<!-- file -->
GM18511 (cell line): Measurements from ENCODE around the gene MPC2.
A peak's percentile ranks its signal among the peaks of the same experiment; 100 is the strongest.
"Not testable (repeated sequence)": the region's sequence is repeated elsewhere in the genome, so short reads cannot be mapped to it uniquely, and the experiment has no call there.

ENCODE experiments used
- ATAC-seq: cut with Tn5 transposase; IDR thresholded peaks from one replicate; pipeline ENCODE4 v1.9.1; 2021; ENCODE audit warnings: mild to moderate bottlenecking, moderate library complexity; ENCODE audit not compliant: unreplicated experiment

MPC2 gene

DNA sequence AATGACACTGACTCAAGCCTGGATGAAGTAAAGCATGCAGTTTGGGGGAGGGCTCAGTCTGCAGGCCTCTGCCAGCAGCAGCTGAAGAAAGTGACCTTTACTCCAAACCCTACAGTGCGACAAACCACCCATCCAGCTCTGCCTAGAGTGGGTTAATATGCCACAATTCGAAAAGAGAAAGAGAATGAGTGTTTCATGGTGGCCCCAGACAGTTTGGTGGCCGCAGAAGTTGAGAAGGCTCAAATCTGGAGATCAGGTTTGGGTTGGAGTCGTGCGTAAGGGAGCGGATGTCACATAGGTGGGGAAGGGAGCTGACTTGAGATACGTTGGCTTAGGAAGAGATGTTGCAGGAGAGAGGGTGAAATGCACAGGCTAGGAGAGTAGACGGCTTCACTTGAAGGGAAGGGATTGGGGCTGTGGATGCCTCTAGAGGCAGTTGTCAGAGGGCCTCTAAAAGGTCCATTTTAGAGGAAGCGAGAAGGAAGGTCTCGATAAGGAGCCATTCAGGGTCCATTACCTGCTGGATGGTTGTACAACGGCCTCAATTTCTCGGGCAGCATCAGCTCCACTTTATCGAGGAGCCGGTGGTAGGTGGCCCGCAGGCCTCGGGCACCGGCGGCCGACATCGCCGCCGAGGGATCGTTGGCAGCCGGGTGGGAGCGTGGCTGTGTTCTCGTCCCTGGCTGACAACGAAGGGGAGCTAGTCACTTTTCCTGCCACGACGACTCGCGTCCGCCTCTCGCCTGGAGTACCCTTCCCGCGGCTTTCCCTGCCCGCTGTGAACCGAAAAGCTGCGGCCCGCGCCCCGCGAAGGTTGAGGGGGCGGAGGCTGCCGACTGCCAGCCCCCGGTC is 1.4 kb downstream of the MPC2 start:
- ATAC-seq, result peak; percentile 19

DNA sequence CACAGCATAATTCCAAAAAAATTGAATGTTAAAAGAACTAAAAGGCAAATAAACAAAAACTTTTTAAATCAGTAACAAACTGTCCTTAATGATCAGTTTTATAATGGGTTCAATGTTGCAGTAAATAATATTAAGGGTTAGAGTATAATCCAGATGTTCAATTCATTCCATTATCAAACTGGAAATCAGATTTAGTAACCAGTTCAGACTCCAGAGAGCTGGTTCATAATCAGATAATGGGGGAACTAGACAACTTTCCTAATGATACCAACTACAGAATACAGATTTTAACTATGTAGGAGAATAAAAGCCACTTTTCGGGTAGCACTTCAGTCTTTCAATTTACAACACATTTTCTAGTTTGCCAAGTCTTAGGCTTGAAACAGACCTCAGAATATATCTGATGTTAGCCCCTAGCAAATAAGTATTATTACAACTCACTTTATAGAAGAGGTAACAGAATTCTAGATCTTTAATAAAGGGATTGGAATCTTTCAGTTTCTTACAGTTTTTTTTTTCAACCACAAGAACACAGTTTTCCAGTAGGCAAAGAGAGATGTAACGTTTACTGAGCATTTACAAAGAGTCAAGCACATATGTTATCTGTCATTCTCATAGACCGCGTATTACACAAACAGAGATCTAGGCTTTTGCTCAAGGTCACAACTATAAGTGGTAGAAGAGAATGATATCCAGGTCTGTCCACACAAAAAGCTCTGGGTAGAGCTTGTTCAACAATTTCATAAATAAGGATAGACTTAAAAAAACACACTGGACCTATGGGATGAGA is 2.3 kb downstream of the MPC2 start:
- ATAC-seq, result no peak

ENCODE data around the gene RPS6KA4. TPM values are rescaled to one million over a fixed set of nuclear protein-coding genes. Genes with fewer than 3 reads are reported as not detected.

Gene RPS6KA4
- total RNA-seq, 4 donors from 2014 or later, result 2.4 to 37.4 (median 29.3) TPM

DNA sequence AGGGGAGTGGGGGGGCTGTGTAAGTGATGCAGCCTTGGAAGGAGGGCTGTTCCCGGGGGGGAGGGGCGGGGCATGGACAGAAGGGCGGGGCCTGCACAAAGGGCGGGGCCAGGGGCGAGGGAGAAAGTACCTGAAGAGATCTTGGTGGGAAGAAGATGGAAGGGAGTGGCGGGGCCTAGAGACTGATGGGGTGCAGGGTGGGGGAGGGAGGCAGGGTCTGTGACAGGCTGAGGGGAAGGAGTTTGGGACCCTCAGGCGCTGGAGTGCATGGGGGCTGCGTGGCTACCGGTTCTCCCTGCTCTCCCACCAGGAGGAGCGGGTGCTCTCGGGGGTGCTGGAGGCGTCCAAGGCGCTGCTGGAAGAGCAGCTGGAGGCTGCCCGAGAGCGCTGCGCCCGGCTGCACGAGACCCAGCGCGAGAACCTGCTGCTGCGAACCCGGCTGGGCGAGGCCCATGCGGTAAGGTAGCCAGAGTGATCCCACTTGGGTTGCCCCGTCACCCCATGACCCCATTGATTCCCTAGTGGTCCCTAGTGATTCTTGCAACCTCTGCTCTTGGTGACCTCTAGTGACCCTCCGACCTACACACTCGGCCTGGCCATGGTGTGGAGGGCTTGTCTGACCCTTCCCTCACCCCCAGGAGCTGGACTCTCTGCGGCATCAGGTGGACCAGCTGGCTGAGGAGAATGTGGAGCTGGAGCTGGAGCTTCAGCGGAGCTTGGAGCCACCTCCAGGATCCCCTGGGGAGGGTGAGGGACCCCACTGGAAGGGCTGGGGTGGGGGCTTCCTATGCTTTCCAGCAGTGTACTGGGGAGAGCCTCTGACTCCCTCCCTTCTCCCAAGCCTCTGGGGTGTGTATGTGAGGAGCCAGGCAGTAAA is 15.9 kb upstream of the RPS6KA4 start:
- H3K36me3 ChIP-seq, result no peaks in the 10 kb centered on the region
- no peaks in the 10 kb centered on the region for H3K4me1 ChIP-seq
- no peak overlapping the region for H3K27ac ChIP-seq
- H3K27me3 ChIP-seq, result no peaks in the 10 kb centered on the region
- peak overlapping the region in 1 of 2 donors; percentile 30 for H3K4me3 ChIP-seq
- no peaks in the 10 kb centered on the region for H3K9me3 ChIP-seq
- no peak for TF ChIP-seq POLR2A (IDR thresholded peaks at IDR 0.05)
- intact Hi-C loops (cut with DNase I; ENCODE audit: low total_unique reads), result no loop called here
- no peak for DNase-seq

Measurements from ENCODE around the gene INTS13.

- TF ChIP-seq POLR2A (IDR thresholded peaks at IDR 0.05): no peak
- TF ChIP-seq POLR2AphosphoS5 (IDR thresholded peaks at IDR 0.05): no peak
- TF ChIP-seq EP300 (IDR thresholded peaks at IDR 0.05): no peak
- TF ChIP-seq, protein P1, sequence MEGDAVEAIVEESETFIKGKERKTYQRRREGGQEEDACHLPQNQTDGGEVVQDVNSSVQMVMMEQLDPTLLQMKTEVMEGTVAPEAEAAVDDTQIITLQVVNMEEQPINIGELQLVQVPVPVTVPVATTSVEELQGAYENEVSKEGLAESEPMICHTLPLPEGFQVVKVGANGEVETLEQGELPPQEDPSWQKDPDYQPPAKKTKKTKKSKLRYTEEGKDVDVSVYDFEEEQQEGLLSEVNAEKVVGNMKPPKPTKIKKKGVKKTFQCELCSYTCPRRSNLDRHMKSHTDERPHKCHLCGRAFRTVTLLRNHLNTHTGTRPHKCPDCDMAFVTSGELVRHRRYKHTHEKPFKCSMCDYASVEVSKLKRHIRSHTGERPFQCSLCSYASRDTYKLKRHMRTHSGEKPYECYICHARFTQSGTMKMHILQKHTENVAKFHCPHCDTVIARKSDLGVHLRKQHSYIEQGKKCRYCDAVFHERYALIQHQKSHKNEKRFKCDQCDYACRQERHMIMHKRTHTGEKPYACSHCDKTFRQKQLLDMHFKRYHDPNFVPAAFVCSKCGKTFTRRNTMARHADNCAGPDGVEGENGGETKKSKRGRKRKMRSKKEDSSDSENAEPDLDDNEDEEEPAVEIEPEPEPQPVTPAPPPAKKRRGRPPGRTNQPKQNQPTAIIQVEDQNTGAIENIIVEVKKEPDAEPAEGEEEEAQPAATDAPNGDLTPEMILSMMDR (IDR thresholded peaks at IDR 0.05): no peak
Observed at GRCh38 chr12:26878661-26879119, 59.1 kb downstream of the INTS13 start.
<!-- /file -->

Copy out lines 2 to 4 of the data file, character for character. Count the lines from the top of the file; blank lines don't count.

A peak's percentile ranks its signal among the peaks of the same experiment; 100 is the strongest.
"Not testable (repeated sequence)": the region's sequence is repeated elsewhere in the genome, so short reads cannot be mapped to it uniquely, and the experiment has no call there.

ENCODE experiments used